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Trump Judge Pick Called ‘Lazy, Arrogant’ by Peers, ABA Says (3)

Oct. 30, 2019, 4:03 PMUpdated: Oct. 30, 2019, 10:52 PM

Federal appellate nominee Lawrence VanDyke received an unqualified rating from the American Bar Association, which cited interviews with legal peers who said he was accomplished, but “arrogant, lazy and an ideologue.”

The sharply-worded assessment to the Senate Judiciary Committee surfaced ahead of the Trump nominee’s confirmation hearing Oct. 30 for a seat on the U.S. Court of Appeals for the Ninth Circuit. It ignited a simmering controversy that led ABA’s ratings group to defend its work amid allegations of bias.

Testifying at the hearing at which the room fell silent during an emotional moment, VanDyke pushed back on the lowest qualification rating and peer criticism that was included in a letter to lawmakers from the ABA’s Standing Committee on the Federal Judiciary.

“I was much more hurt than I’ve ever been to get that,” the Justice Department environmental lawyer said of the ABA rating. “I don’t think that was reflective of me.”

Republicans who control the Senate came to his defense with Sens. Mike Lee of Utah and Josh Hawley of Missouri calling for a suspension of the ABA’s access to nominees.

“I’ll continue to look at what they say,” Judiciary Chairman Lindsey Graham of South Carolina said of the ABA’s review of VanDyke’s qualifications. “But I would associate myself with the people who thought it was a pretty sloppy job.”

Some Republican lawmakers have long said the ABA ratings are biased against conservatives and are irrelevant. Outside conservative groups blasted the VanDyke ratings as politically influenced and a smear.

Democrats have raised concerns with other Trump nominees lacking the ABA’s blessing and promoting what they call extreme views, but it has not derailed his push to appoint more than 150 judges to the federal bench, including Justice Brett Kavanaugh and Justice Neil Gorsuch to the Supreme Court.

Still, at least one Judiciary Committee Democrat suggested the panel call the ABA to testify about its reasoning on VanDyke. Graham said he’d look into it.

Majority Says Unqualified

A majority of the ABA panel rated VanDyke as “Not Qualified” for a lifetime appointment to the federal bench, according to the letter from standing committee chair William Hubbard. It noted VanDyke’s intellect, his experience as a veteran appellate lawyer and as former solicitor general in two states.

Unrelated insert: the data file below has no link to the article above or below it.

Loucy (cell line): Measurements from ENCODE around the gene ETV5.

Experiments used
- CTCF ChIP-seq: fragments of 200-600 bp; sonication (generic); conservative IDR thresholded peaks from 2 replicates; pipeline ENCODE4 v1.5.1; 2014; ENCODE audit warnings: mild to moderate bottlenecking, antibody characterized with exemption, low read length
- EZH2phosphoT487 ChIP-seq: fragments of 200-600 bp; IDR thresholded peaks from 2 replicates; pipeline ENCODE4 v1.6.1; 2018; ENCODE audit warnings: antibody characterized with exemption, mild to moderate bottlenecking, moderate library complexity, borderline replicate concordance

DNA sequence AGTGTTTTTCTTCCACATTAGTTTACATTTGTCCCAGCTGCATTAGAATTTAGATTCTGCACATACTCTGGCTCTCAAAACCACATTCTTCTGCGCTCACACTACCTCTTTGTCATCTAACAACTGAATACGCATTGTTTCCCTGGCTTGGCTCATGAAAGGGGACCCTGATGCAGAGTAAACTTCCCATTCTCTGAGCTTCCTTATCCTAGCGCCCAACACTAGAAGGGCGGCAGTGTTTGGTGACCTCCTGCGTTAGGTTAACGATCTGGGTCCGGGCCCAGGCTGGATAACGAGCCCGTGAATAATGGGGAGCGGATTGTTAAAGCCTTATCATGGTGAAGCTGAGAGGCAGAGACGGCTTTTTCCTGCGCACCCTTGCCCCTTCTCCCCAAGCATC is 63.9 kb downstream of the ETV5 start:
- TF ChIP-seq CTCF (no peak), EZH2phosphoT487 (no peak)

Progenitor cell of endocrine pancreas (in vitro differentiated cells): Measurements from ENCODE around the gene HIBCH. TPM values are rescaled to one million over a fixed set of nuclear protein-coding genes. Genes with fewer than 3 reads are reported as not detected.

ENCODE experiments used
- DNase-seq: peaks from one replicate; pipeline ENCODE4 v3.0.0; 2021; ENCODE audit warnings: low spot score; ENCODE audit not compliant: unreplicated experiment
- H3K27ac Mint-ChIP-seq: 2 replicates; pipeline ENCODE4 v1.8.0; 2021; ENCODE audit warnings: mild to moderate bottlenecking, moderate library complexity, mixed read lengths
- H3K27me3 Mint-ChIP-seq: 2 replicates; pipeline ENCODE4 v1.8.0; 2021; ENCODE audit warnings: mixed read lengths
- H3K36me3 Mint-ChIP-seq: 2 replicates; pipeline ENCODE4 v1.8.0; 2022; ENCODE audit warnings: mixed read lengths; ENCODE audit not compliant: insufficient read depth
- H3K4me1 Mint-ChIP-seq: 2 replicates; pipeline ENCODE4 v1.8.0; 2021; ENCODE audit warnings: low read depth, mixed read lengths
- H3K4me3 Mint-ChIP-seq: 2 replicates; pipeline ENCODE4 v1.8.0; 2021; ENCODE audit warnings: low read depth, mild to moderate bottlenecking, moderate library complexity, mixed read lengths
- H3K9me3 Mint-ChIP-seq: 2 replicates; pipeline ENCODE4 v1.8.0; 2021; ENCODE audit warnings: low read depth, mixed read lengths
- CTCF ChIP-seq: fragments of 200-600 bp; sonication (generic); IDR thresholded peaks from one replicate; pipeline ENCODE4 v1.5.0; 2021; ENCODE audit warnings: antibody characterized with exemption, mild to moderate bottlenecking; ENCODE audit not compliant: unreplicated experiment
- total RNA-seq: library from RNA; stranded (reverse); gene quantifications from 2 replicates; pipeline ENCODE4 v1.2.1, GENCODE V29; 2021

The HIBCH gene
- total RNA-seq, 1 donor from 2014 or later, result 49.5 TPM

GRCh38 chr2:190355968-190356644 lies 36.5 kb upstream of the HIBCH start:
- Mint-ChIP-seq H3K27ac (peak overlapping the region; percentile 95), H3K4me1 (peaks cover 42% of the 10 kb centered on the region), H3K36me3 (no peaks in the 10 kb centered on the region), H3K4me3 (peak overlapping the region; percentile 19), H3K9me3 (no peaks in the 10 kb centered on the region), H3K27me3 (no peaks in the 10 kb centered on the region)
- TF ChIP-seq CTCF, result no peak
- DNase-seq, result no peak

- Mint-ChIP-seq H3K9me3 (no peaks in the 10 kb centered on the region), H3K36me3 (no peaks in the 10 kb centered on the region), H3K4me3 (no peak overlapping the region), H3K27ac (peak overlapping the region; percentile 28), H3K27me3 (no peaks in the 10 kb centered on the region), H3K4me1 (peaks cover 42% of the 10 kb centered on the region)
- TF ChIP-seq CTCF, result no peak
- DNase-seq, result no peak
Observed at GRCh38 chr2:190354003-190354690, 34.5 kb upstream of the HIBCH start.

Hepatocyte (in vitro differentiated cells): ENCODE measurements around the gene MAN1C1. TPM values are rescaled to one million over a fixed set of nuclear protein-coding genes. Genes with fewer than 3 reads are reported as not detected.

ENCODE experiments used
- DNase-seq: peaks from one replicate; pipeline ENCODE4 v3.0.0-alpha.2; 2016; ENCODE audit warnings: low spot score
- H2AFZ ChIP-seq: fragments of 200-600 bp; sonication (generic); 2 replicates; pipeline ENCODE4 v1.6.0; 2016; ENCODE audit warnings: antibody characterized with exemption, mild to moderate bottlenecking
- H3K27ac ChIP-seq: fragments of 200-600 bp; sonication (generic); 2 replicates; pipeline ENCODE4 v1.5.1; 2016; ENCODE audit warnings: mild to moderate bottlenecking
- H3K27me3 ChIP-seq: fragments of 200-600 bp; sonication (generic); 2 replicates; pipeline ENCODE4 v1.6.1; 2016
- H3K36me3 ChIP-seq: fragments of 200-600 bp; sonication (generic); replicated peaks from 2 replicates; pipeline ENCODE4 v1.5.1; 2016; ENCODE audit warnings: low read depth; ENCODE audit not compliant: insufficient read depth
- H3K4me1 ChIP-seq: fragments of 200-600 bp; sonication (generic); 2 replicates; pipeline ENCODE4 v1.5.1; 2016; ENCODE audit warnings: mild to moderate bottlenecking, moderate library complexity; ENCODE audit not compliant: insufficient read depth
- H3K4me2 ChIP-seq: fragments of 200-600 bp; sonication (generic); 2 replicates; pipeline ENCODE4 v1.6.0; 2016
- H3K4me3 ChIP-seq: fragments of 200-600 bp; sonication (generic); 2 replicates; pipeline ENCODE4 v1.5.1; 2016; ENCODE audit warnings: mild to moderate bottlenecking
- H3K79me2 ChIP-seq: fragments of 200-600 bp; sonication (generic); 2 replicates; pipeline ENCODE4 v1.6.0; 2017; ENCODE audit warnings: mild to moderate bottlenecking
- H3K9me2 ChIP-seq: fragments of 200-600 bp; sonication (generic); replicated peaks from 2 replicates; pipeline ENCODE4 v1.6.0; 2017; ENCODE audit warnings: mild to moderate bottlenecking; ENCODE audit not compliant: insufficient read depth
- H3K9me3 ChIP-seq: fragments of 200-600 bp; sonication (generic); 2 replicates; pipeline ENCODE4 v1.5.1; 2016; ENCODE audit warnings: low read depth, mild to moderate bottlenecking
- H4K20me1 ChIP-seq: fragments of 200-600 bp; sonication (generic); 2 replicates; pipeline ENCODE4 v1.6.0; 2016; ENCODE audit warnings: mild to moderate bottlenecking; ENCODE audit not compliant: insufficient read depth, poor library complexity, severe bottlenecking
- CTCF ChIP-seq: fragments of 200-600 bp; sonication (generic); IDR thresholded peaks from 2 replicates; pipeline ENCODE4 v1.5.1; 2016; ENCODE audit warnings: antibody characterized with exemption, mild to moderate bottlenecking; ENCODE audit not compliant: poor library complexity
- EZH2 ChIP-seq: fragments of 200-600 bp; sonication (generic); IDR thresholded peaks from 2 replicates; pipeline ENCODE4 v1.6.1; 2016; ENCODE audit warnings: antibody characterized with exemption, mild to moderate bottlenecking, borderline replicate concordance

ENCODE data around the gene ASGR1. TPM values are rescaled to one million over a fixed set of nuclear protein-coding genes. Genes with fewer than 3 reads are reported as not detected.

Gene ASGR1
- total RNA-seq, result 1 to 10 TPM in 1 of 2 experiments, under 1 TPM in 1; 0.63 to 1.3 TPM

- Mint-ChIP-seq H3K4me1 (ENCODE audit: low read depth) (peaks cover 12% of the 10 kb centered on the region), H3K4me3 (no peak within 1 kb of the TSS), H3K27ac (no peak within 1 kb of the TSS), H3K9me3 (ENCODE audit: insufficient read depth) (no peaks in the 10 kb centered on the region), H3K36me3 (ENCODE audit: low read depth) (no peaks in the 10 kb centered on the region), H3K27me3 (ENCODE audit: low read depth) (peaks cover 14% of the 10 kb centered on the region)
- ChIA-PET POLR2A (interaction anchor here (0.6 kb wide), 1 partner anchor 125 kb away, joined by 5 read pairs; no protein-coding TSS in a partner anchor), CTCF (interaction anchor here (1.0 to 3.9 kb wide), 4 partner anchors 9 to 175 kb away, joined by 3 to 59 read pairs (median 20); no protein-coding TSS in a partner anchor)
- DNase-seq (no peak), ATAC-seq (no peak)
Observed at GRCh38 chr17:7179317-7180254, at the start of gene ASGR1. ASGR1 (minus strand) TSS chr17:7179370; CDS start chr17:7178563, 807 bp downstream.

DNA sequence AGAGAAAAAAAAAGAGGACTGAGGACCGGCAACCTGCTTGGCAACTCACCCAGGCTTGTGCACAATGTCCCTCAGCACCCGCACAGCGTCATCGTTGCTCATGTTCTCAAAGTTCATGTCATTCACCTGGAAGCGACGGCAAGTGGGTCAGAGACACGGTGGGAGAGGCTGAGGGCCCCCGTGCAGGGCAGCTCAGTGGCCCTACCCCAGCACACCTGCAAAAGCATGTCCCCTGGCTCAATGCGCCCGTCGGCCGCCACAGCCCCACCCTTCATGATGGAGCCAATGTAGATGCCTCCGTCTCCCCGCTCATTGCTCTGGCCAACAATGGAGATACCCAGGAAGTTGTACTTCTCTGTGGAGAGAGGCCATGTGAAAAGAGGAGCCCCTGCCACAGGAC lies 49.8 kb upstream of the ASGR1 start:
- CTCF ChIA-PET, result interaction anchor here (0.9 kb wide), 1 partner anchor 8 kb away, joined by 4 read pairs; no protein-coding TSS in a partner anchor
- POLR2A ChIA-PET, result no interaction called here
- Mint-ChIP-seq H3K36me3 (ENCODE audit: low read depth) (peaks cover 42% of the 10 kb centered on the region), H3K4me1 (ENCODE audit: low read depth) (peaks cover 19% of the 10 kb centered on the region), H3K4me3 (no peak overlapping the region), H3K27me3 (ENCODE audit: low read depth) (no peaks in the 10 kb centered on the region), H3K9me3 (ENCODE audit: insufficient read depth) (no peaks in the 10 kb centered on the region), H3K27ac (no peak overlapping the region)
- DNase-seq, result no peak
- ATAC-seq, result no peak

His accomplishments, however, “are offset by the assessments of interviewees that Mr. VanDyke is arrogant, lazy, an ideologue, and lacking in knowledge of the day-to-day practice including procedural rules,” the letter said. ”There was a theme that the nominee lacks humility, has an ‘entitlement’ temperament, does not have an open mind, and does not always have a commitment to being candid and truthful.”

VanDyke, defending himself further, said that as a solicitor general in Nevada and Montana he hadn’t always had the ability to choose his cases.

The letter also noted that some of the legal peers interviewed “raised concerns about whether Mr. VanDyke would be fair to persons who are gay, lesbian, or otherwise part of the LGBTQ community.” An LGBT group has criticized a past article it said he wrote putting homosexual “rights” in quotes.

When asked by Hawley at the hearing about the veracity of those sentiments, VanDyke paused for several seconds and held back tears. He denied that he said anything that would indicate he wouldn’t treat people fairly.

“It is a fundamental belief of mine that all people are made in the image of God. They should all be treated with dignity and respect,” VanDyke said.

Judiciary Chairman Lindsey Graham (R-S.C.), referencing questions about the LGBT community, asked he if he could be fair to his fellow Ninth Circuit nominee, federal prosecutor Patrick Bumatay, who is gay. VanDyke said yes.